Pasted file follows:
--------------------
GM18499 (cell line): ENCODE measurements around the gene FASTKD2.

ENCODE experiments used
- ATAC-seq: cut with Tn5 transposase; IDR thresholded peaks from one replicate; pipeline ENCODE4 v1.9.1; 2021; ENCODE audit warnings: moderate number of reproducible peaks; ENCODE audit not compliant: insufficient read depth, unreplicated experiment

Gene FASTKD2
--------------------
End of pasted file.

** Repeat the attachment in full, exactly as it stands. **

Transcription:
GM18499 (cell line): ENCODE measurements around the gene FASTKD2.

ENCODE experiments used
- ATAC-seq: cut with Tn5 transposase; IDR thresholded peaks from one replicate; pipeline ENCODE4 v1.9.1; 2021; ENCODE audit warnings: moderate number of reproducible peaks; ENCODE audit not compliant: insufficient read depth, unreplicated experiment

Gene FASTKD2